There is something admirable in the capacity of Facebook to celebrate life in all its aspects; love, success, failure and relationships. Living in all its glory is so inherent to the ways we portray ourselves online, that the unique consequences of our mortality are rarely discussed when it comes to social media presence.
The enchantment of life and its flourishing generation of data have been clearly calculated in the platform’s algorithm; the more we perform life on a virtual scale, the more Facebook’s vitality will be an effective and profitable one.
What was probably not taken into account in our virtual presence, was the ephemerality of our material lives.
It is hard to believe that Facebook’s think tank did not take into consideration that their users will eventually pass from this life to the next - omitting such a minor detail of the human cycle - ultimately finding themselves with millions of active dead folks’ profiles. And yet, it seems that Facebook technically intervened in solving this issue just around mid 2015, giving enough time for the spreading of the ‘digital afterlife’ businesses, companies whose role is to manage user’s virtual presence post mortem; a morbid mishap to allow companies to establish their business necessity and vitality.
Now Facebook has finally imposed its own policy by setting an official system that allows users to have the possibility to choose their posthumous digital remains and its circulation within the web everspace - much like the old ‘organ donor/non-organ donor’ tick box - only this time round, ones donations will support the expansion of infinite data, rather than a real human’s life.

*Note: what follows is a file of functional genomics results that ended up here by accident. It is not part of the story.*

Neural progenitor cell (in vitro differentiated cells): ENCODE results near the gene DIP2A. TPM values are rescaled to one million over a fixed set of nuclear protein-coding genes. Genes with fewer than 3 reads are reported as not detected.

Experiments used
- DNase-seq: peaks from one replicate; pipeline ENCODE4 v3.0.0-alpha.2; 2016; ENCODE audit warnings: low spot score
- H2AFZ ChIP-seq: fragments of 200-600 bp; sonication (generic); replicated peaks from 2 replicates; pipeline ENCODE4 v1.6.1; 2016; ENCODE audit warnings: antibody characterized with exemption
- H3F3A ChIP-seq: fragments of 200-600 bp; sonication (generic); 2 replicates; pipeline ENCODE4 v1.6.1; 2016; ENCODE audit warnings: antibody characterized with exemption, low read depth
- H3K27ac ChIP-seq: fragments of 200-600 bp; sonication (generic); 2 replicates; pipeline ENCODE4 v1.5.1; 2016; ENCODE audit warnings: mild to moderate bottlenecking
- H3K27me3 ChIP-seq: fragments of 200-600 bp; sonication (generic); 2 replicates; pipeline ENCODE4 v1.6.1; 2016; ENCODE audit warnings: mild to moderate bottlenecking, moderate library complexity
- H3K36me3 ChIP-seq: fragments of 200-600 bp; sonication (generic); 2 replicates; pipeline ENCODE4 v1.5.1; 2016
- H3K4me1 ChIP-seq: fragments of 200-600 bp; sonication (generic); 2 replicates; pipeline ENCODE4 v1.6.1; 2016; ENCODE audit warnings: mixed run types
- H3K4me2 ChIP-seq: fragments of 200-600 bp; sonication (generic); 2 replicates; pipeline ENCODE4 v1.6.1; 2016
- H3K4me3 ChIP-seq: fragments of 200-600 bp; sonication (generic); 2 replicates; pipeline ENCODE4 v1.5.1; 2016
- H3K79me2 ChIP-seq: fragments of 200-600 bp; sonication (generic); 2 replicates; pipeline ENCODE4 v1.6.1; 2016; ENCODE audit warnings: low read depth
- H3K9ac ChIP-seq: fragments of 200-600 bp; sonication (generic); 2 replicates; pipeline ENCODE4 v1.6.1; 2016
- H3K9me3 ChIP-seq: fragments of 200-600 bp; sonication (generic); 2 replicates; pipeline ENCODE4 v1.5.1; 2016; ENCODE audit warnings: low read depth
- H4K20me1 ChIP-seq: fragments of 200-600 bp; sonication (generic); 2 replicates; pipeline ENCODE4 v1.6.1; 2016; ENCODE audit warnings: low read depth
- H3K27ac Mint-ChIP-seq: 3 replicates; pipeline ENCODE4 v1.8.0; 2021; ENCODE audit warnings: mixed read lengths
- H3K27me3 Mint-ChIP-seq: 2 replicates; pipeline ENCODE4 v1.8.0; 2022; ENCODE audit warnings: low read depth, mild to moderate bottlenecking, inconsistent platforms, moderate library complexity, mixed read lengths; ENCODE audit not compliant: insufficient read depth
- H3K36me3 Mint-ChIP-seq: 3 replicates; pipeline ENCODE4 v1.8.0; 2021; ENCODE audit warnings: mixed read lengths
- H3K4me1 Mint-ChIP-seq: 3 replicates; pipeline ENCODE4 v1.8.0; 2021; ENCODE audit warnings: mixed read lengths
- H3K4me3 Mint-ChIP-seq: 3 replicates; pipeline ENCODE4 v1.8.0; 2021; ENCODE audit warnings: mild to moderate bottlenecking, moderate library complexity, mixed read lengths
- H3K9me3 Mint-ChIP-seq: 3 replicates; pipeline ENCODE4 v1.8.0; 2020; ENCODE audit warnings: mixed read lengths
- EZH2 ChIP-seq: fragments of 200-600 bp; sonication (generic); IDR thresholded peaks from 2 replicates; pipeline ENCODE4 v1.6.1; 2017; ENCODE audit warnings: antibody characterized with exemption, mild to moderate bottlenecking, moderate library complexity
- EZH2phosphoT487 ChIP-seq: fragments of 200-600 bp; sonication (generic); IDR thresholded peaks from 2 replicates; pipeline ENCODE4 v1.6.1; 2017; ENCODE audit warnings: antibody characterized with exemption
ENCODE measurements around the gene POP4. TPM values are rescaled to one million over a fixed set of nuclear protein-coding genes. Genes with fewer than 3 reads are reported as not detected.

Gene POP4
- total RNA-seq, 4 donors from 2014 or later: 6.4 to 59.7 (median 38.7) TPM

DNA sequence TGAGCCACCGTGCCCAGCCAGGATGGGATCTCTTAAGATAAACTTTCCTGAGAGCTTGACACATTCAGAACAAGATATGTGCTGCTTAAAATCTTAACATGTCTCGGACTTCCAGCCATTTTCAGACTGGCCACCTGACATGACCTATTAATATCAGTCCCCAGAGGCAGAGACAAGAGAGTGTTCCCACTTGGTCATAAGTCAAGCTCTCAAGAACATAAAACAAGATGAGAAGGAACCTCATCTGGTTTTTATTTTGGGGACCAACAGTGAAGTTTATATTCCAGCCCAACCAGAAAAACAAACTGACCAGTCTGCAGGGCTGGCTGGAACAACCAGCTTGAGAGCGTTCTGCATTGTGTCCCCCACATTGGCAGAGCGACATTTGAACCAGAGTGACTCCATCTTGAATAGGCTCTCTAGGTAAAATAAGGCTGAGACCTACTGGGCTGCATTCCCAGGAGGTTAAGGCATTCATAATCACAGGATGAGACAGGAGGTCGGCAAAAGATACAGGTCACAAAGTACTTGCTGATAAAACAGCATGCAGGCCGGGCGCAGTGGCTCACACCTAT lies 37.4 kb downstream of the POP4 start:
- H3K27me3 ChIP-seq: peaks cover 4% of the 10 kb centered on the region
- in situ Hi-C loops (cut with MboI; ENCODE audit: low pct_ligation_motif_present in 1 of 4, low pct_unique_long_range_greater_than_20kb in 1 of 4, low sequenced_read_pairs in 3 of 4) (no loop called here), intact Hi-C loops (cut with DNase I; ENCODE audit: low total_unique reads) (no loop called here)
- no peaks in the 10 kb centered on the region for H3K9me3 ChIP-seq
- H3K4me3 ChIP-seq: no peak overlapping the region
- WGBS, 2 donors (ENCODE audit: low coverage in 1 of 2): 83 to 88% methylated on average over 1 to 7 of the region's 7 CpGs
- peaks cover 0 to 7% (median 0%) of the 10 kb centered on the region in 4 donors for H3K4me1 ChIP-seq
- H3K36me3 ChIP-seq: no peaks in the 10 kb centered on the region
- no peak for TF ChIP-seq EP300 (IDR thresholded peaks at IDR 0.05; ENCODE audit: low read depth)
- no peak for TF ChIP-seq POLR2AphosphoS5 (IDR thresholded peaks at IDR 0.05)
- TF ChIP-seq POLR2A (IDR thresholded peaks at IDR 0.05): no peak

A last will of our digital presence.
The possibilities are dual, you can either decide to have your account removed and with that all data eliminated, or instead ‘memorialised’, captured frozen in metaspace and ever expanding alongside it. It is no surprise that this Facebook add-on hasn’t been largely advertised. No special wall messages appeared on our notifications telling us that it would take merely five minute to do our web-testament. Quite understandably so, as at the end of the day, Facebook is about celebrating “virtual” life, where there is no place for “real” death.
But before this recent option was introduced, there has been more than a decade of users dying, leaving their accounts active and present within the platform. We can consider this aggregate of defunct peoples' accounts as a neglected graveyard; a cyber-archive of the dead. The truth is that these digital presences are not as immobile as we expect death to be. They continue living after us, fuelling the data-driven system and inhabiting the network independently from our agencies.
We are all aware that the material body belongs to the tangible, finite realm. What we are still not sure of, is the legacy of the digital body. Within 'A Cyborg Manifesto' (1985), Professor Donna Haraway defines that in the post-human era, technological apparatus have challenged men’s corporeal mass and the boundary between the physical and the non-physical body have been increasingly blurred. If we consider social media as an extension of our self and that this self will outlive our real lives, decades after we are dead, then the possibility for online immortality is suddenly created.